While I was still trying to find answers to the above heart disturbing questions, on Sunday, the 14th May, 2017, I came across an audio which contained the same Sheikh Hamza Lawal’s comment on Governor Nasir El-Rufai’s interview which he had with Channel Television presenter, named Maupe Ogun. In reference to Sheikh Ibrahim Zakzaky during the interview, El-Rufai said, “I know the animal I am dealing with”.Though even the interviewer, Maupe Ogun herself, rejected the expression as pejorative but Sheikh Hamza Lawal used a religiously important occasion (Nisfu Sha’aban) to justify Governor El-Rufai’s slanderous expression. In order to impress on his audience his power of English expression as I had written in my open letter to him, he began his comment with an introductory mention of some linguistic elements, such as figures of speech, idiom, proverb and adage. I actually expected that he would make the linguistic exhibition more colourful by mentioning other devices like fable, parable, epigram, prolepsis, anaphora, idiophone, riddle etc. Also, I wished he had dived into stylistic devices and metrical components – iambic, dactyl, trochee, anapaest, spondee, pyrrhic etc. as all these would have made the public show fascinating and enticing.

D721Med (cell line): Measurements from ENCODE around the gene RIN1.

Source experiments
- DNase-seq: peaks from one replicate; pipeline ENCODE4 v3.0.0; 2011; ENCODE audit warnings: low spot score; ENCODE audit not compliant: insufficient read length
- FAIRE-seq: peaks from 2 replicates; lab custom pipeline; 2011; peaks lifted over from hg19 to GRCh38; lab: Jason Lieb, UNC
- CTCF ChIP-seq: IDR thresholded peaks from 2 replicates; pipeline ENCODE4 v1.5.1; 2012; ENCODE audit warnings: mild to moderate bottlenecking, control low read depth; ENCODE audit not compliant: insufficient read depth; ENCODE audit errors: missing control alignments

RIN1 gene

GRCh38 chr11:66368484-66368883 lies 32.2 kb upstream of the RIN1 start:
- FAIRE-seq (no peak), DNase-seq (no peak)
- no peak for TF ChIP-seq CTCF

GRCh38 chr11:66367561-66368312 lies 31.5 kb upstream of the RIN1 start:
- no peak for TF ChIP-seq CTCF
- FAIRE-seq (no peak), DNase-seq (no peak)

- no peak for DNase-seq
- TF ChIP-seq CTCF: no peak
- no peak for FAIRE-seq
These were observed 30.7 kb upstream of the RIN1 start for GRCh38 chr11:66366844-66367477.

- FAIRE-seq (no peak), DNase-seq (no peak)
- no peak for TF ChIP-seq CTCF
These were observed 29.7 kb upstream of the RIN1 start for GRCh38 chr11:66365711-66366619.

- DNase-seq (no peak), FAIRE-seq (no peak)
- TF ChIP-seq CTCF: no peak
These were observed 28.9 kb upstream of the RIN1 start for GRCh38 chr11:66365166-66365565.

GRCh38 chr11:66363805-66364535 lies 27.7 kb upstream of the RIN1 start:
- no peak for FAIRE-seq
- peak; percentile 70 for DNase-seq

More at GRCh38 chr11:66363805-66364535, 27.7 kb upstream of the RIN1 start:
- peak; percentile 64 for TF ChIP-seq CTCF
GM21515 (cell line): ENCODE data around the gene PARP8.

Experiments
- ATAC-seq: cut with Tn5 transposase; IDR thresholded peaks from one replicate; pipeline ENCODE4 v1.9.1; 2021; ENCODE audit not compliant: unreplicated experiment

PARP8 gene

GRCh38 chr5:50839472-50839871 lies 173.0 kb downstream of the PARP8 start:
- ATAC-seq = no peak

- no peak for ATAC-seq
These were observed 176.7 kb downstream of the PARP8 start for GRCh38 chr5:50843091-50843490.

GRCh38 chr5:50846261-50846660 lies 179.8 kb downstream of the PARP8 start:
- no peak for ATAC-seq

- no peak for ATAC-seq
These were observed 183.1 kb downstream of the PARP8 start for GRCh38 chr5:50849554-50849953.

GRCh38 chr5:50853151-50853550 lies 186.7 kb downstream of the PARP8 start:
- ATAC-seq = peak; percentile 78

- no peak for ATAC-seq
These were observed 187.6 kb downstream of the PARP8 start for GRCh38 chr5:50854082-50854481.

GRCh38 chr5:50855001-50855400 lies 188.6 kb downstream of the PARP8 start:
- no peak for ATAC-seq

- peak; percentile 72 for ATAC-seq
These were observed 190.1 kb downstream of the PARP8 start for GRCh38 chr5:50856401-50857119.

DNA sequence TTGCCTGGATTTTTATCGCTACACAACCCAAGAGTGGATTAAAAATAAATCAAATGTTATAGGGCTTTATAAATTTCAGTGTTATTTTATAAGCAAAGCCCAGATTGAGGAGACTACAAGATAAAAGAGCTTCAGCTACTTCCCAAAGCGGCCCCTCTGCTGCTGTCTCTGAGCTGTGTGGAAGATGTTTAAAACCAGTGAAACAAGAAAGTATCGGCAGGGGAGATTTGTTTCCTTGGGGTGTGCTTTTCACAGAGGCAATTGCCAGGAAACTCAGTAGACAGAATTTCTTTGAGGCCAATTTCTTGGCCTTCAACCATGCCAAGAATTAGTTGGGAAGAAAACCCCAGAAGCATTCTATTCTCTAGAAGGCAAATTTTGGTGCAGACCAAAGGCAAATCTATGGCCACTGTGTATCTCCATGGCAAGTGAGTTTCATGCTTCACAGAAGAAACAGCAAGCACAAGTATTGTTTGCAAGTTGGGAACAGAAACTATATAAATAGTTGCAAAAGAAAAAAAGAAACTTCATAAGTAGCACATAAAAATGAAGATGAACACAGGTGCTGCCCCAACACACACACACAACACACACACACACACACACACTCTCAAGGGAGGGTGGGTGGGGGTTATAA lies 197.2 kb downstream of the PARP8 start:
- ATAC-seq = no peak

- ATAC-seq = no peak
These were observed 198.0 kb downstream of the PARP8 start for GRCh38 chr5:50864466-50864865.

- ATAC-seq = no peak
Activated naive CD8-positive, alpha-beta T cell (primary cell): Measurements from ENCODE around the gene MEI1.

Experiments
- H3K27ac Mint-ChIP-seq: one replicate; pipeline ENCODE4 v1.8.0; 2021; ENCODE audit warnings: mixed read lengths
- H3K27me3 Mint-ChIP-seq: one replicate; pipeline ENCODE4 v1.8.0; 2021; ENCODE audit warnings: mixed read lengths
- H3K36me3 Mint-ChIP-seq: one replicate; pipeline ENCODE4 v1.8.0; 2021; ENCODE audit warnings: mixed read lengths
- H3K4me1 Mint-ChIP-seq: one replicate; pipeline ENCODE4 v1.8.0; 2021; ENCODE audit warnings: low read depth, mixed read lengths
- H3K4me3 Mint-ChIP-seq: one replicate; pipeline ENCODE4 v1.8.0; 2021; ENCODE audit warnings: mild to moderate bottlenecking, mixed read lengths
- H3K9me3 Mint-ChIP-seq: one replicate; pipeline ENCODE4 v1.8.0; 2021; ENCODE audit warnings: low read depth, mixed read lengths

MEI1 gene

Well, I have to put a period here for the epistemically needy and turn in jiffy to “I know the animal I am dealing with”. When I listened to the interview I heard him mention idiom; there is nothing like idiom in the expression. What Governor El-Rufai used in the above expression is a figure of speech, and in particular a metaphor, but devoid of good knowledge about what he did. His advocate, Sheikh Hamza Lawal too did not comprehend its contextual implication. Metaphor as a figure of speech is used to compare or liken two things by giving the quality of one to another. Metaphor has different connotations. It is used both positively and negatively. Consider following:

– Bawa is a lion. (Positive and panegyric)

Bawa is likened with a lion, an animal which has a desirable quality, bravery.

-Garba is a donkey (negative and pejorative)

Garba is likened with a donkey, an animal which lacks desirable quality